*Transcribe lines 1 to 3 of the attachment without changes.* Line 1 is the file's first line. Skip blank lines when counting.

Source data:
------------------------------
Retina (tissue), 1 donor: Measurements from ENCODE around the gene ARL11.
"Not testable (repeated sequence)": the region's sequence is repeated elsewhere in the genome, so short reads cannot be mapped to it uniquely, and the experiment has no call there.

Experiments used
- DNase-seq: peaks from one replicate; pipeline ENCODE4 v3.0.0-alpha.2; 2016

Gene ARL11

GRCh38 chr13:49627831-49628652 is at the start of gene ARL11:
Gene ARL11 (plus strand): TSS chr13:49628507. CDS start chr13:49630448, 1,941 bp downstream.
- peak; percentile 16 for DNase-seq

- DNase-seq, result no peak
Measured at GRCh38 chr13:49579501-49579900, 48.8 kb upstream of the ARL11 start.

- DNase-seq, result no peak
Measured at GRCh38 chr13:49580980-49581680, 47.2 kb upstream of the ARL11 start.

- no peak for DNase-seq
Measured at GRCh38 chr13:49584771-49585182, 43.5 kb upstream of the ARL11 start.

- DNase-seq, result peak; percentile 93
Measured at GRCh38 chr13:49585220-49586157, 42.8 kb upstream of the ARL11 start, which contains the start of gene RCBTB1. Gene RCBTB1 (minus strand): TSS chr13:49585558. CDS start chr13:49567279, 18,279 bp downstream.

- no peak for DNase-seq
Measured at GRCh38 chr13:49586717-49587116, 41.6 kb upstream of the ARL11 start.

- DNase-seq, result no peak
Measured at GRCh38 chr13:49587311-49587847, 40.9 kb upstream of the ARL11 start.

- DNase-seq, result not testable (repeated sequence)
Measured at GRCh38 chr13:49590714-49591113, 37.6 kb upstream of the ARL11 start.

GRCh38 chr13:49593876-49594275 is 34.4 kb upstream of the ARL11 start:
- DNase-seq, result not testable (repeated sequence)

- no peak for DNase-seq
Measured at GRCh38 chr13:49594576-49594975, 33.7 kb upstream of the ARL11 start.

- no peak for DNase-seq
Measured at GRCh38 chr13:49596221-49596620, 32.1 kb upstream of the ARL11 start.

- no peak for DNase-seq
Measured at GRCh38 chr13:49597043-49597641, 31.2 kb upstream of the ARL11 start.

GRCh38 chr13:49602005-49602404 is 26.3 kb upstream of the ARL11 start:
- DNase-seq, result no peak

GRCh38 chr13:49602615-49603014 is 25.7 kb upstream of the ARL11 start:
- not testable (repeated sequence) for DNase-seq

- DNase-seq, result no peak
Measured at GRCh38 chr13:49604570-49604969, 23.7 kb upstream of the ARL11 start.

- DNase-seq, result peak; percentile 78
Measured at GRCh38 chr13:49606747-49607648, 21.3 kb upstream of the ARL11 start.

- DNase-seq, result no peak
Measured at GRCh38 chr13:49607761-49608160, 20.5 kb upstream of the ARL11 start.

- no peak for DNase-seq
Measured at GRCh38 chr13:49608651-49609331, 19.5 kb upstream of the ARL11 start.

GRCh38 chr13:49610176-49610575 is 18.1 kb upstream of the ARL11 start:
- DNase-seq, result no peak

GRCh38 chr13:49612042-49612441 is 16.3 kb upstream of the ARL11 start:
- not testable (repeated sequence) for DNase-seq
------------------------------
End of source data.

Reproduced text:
Retina (tissue), 1 donor: Measurements from ENCODE around the gene ARL11.
"Not testable (repeated sequence)": the region's sequence is repeated elsewhere in the genome, so short reads cannot be mapped to it uniquely, and the experiment has no call there.

Experiments used